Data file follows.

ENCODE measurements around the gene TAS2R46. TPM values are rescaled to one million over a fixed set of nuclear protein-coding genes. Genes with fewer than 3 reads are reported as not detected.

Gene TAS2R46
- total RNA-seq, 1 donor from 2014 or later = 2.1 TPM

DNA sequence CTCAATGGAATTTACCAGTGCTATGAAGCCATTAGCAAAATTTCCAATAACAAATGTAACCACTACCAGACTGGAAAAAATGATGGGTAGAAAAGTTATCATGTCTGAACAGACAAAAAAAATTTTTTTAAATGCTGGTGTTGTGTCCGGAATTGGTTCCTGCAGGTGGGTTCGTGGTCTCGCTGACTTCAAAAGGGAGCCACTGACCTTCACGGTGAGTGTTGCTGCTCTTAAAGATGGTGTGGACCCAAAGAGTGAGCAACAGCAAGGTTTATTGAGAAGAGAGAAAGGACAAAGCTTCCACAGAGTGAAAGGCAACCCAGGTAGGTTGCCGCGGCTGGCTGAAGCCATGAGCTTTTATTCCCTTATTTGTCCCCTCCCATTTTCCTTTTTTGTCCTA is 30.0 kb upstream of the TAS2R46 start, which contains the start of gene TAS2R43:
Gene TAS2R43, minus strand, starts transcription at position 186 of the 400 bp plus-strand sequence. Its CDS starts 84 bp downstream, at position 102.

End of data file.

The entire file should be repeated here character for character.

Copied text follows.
ENCODE measurements around the gene TAS2R46. TPM values are rescaled to one million over a fixed set of nuclear protein-coding genes. Genes with fewer than 3 reads are reported as not detected.

Gene TAS2R46
- total RNA-seq, 1 donor from 2014 or later = 2.1 TPM

DNA sequence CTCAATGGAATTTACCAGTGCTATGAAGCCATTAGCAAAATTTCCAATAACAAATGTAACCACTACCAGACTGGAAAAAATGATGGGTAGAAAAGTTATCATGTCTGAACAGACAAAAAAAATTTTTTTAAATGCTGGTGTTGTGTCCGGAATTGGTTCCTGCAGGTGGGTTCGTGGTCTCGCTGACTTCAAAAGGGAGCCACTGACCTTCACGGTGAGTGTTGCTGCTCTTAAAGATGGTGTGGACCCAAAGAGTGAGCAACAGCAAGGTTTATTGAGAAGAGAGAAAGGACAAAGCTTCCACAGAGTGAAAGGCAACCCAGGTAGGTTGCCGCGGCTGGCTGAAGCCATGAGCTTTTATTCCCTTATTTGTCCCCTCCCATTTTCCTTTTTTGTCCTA is 30.0 kb upstream of the TAS2R46 start, which contains the start of gene TAS2R43:
Gene TAS2R43, minus strand, starts transcription at position 186 of the 400 bp plus-strand sequence. Its CDS starts 84 bp downstream, at position 102.